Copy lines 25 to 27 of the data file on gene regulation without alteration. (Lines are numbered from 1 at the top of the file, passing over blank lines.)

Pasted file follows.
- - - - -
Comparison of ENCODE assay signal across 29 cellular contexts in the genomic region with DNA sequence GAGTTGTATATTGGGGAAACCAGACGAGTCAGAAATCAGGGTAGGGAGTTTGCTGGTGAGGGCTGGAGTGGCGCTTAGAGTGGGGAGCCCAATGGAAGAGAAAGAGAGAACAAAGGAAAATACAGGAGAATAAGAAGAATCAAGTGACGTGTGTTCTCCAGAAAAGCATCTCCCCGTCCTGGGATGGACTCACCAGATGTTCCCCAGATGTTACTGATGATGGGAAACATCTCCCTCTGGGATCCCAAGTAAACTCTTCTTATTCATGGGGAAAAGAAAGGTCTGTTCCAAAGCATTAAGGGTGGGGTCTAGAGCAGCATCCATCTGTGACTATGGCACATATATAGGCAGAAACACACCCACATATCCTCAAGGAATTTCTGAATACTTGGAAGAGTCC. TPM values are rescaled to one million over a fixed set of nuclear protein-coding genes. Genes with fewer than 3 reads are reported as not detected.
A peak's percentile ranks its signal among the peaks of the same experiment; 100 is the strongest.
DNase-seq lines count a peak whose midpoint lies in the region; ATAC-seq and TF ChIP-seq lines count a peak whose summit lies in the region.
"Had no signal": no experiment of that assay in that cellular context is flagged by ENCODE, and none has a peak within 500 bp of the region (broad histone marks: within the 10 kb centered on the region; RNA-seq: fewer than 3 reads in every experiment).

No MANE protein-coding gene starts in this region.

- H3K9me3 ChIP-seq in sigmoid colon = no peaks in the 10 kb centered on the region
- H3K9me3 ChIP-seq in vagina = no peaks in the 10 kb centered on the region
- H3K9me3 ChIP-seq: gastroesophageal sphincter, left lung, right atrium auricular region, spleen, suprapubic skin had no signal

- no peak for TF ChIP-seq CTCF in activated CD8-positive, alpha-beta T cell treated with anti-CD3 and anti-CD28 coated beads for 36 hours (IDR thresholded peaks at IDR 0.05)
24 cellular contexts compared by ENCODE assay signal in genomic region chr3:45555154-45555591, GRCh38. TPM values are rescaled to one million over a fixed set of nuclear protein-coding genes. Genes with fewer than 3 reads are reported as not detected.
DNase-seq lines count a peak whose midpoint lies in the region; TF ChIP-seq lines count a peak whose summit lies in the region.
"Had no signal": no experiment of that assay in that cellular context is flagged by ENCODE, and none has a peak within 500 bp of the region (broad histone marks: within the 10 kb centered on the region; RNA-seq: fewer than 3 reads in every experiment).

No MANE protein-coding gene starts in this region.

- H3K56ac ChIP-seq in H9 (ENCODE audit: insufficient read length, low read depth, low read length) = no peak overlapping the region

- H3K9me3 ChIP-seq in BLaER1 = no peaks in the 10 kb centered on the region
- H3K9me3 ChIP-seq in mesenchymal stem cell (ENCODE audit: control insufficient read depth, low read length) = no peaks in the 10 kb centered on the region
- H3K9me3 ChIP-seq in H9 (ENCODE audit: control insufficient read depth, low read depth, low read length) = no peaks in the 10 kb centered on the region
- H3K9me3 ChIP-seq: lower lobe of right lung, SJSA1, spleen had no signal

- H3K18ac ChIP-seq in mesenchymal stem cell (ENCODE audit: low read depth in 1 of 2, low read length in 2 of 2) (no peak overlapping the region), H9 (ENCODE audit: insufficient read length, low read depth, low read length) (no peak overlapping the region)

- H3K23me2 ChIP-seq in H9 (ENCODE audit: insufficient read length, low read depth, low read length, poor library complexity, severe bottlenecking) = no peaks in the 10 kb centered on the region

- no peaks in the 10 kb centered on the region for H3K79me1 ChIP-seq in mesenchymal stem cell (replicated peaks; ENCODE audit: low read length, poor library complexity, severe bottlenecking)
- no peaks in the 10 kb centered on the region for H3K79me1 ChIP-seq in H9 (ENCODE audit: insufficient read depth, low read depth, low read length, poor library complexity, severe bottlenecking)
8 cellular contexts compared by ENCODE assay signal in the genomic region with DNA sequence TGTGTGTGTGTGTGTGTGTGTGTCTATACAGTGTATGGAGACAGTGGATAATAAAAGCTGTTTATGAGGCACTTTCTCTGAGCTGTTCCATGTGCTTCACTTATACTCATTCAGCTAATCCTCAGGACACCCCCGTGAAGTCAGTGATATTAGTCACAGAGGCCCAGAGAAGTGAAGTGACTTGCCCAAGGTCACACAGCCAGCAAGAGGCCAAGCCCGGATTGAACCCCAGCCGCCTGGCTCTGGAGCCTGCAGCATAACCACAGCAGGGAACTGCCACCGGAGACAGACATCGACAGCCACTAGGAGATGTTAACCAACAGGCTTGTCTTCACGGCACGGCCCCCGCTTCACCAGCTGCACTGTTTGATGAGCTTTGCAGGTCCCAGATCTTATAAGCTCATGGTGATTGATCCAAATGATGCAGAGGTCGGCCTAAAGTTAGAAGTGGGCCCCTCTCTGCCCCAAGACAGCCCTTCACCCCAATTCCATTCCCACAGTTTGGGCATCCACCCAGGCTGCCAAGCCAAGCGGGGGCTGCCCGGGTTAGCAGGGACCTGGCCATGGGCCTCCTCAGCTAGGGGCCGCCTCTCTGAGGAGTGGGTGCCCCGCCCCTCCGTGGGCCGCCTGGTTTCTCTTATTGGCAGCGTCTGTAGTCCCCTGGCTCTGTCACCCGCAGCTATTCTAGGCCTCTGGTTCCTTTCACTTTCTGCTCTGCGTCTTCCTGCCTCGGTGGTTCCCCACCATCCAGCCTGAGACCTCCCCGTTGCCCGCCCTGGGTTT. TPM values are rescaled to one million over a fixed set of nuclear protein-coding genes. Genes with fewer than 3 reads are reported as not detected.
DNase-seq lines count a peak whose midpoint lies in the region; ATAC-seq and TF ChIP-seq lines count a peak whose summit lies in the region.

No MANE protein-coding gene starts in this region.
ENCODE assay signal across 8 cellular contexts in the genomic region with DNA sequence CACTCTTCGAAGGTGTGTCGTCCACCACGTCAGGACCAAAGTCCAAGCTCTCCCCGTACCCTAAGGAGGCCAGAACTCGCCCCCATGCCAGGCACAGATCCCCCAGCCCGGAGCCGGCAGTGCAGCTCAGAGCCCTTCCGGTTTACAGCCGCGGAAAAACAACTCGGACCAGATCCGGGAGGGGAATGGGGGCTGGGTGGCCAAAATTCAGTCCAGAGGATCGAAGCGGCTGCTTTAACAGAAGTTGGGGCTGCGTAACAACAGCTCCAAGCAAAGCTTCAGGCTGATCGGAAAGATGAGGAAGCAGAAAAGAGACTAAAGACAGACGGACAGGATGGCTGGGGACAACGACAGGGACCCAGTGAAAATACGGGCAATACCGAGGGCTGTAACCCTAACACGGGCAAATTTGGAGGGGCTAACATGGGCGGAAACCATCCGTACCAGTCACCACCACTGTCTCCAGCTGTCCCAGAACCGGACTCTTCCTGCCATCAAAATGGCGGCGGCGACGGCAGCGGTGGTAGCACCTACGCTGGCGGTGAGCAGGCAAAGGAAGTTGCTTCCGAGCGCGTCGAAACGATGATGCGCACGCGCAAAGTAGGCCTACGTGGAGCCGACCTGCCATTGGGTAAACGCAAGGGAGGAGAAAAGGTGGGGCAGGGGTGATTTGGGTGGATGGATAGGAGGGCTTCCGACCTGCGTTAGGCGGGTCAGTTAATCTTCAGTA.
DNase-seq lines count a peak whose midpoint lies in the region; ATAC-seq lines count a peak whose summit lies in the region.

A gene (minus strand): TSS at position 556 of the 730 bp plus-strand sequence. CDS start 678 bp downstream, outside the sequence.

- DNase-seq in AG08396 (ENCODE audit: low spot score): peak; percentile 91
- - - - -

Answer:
No MANE protein-coding gene starts in this region.
ENCODE assay signal across 8 cellular contexts in the genomic region with DNA sequence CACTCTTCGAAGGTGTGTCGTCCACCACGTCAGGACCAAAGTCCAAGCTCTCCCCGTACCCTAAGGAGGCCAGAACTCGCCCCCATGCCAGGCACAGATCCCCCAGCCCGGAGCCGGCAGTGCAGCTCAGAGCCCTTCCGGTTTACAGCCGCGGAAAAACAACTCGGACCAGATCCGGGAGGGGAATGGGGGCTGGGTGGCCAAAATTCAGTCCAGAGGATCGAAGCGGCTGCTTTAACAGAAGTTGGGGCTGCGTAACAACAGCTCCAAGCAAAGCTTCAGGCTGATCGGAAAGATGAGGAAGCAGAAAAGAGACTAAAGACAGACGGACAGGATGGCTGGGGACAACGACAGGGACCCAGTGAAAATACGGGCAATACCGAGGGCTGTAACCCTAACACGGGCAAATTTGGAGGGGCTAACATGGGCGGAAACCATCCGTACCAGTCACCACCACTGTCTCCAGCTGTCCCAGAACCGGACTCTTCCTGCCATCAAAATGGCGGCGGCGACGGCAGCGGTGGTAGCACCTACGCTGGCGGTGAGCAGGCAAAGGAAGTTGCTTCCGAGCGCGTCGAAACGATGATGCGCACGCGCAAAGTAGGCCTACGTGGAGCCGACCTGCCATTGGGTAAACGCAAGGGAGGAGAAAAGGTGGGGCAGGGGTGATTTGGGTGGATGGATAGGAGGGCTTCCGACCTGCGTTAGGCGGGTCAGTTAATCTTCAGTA.
DNase-seq lines count a peak whose midpoint lies in the region; ATAC-seq lines count a peak whose summit lies in the region.